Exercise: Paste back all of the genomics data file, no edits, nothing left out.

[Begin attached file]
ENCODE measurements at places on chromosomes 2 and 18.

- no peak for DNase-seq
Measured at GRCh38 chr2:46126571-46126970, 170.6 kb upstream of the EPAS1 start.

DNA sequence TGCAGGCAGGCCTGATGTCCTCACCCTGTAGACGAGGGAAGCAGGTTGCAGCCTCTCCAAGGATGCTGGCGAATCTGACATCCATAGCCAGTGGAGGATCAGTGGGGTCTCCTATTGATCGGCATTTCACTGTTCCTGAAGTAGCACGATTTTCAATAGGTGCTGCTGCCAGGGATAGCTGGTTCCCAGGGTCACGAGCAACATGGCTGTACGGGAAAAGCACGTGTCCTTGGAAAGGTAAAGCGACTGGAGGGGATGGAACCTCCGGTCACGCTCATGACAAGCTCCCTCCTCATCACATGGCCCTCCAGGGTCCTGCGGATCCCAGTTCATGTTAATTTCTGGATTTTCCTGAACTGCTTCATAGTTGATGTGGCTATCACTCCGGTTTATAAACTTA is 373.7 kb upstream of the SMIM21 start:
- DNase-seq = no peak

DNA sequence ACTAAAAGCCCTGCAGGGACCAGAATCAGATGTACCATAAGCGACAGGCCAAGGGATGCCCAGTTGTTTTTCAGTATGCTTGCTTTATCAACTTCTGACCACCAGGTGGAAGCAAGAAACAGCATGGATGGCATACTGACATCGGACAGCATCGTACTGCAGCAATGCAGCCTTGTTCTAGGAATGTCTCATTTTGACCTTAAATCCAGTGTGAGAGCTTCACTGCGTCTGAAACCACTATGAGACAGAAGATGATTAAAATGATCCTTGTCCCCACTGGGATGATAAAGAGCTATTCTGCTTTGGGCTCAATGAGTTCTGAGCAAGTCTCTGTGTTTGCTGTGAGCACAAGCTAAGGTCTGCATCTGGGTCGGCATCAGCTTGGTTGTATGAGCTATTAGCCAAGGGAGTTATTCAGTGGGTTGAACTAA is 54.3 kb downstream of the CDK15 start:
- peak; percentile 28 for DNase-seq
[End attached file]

ENCODE measurements at places on chromosomes 2 and 18.

- no peak for DNase-seq
Measured at GRCh38 chr2:46126571-46126970, 170.6 kb upstream of the EPAS1 start.

DNA sequence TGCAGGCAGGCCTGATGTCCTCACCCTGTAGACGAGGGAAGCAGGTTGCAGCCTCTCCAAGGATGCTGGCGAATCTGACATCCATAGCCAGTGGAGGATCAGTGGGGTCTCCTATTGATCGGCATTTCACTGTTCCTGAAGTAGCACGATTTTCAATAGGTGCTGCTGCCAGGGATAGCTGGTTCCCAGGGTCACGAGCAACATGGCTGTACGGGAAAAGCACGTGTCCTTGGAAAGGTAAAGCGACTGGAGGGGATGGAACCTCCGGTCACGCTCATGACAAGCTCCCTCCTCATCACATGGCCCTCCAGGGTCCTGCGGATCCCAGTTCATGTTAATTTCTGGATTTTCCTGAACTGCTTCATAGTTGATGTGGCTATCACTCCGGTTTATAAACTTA is 373.7 kb upstream of the SMIM21 start:
- DNase-seq = no peak

DNA sequence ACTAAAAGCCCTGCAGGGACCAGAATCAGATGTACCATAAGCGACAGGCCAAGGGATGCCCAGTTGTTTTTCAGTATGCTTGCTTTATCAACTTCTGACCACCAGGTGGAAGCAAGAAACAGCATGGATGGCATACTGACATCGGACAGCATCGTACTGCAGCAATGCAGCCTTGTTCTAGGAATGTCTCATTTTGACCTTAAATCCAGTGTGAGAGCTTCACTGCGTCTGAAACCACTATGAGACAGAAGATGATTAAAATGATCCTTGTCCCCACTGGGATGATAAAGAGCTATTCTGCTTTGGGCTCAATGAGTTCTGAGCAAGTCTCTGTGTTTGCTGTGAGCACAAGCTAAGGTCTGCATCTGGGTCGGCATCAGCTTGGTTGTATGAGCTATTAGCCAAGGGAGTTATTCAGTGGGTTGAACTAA is 54.3 kb downstream of the CDK15 start:
- peak; percentile 28 for DNase-seq